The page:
Despite not being a popular figure, Tennessee Republican Marsha Blackburn will replace retiring senator Bob Corker (R).
Even with just 21 percent of precincts reporting, Blackburn is projected to be the next U.S. Senator for Tennessee, according to CNN. She had 62 percent of all counted votes as of 9:20 PM Eastern Time.
— CNN Politics (@CNNPolitics) November 7, 2018
The race was particularly tight because of how popular former two-term Democratic Governor Phil Bredesen was, and how unpopular Marsha Blackburn was in a deep-red state.
“It’s tight because Phil Bredesen is a singularly popular Democrat in this state. I think any other Democrat would be behind by 15 to 20 points,” University of Tennessee-Knoxville professor Anthony Nownes said. “Few voters associate Bredesen with the national Democratic Party, and he has worked hard to present himself to voters as a competent problem-solver rather than a partisan.”
Meanwhile, Blackburn is much the opposite.
“Statewide, [Blackburn] has never carved a very popular figure,” said Vanderbilt professor John Greer. “She’s not well-liked, even within Republican circles.”
Greer also pointed to Tennessee’s growing centrism, as exemplified by retiring Senator Bob Corker (R), Senator Lamar Alexander (R) and Governor Bill Haslam (R), all of whom are far closer to moderate than Blackburn.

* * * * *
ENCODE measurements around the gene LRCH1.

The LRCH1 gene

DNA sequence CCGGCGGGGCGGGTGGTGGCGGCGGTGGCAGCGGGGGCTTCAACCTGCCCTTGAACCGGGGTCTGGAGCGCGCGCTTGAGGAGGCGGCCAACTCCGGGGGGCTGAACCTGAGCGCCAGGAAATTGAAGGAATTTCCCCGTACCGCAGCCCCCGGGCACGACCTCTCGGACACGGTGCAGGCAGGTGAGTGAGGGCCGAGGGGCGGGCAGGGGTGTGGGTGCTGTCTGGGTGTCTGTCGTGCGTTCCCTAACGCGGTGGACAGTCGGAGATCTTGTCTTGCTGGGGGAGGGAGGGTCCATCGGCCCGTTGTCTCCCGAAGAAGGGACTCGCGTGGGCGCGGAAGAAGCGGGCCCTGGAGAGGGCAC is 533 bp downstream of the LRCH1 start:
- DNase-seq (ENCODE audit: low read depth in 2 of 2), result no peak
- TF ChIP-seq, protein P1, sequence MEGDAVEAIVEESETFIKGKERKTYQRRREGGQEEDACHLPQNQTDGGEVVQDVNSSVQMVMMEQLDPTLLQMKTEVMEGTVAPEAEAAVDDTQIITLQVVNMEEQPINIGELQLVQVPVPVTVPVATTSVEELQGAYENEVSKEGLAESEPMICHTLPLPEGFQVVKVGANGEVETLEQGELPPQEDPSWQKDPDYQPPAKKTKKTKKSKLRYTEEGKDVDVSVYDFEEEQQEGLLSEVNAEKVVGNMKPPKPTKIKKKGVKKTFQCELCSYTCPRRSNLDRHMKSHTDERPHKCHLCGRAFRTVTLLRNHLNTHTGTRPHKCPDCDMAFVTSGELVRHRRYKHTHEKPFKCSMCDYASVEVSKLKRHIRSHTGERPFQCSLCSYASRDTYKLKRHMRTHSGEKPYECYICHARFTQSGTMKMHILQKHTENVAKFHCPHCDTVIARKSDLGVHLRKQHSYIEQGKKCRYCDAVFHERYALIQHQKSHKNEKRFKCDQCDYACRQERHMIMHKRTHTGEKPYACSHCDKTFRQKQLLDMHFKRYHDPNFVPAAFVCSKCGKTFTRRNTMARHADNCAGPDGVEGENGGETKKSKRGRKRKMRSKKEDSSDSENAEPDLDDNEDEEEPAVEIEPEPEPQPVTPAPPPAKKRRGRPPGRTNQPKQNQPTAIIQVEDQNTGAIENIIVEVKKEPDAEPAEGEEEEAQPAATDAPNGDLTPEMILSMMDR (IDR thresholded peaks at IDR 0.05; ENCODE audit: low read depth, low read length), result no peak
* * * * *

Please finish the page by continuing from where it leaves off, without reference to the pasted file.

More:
Blackburn is a polarizing figure and Bredesen isn’t, according to another Vanderbilt political science professor, Bruce Oppenheimer.
This all made for a very tight race in an unlikely place.
That said, Blackburn pulled ahead in late polls, attributed partially to popular support for Justice Brett Kavanaugh’s confirmation (even Bredesen announced his support for Kavanaugh) and partially to deteriorating favorability toward both candidates. While that might hurt Blackburn, the fact that she wasn’t particularly well-liked to begin with meant it was a hit to Bredesen far more.
In what seemed an unusual race, the return to the familiar corners of political discourse is something of a disappointment; a reminder that a popular unifying figure isn’t enough in today’s political climate.
Katelyn Kivel is a contributing editor and senior legal reporter for Grit Post in Kalamazoo, Michigan. Follow her on Twitter @KatelynKivel.